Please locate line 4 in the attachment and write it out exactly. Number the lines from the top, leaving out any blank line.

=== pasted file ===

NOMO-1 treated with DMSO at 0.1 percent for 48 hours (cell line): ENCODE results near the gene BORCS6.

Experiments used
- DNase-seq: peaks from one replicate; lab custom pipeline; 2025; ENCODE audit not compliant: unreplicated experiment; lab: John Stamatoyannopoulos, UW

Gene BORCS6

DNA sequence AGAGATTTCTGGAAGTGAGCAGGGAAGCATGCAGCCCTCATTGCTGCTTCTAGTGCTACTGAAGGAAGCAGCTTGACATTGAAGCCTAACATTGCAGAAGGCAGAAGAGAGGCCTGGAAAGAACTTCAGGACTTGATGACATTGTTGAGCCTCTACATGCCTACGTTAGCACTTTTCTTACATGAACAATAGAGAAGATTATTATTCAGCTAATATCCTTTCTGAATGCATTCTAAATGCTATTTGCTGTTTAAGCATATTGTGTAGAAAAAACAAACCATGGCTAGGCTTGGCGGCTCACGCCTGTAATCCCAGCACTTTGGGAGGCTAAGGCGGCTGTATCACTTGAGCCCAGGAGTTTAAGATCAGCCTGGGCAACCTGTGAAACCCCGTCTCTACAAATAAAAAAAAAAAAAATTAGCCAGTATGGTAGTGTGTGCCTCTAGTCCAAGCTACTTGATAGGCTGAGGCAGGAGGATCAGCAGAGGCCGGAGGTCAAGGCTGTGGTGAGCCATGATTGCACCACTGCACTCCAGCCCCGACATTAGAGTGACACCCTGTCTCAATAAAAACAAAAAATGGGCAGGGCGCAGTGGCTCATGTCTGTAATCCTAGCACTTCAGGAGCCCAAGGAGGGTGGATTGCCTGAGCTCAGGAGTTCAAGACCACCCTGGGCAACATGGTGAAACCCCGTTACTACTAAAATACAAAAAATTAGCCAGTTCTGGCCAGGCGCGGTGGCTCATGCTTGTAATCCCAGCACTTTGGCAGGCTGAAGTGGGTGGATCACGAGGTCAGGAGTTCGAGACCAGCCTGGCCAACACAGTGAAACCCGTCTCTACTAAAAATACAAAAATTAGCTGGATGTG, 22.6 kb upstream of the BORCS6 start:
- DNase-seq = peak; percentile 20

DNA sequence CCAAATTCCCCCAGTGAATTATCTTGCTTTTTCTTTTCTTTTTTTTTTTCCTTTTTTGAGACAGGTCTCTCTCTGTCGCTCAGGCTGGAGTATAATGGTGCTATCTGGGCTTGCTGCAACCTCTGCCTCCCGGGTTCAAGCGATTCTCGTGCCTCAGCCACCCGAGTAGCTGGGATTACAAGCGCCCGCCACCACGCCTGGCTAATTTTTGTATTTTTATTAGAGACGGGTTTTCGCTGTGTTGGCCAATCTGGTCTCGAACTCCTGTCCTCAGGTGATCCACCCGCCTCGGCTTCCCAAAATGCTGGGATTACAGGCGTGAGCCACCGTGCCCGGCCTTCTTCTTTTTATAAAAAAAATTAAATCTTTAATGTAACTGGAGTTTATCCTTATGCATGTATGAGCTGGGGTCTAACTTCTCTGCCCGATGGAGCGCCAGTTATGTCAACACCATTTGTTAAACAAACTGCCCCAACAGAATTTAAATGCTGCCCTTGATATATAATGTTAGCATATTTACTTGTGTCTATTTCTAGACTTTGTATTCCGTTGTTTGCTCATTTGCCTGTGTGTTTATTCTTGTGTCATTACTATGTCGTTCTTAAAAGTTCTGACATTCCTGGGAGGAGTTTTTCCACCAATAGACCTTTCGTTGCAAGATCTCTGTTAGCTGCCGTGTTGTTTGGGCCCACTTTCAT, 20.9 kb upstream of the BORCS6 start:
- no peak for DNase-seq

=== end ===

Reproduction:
Gene BORCS6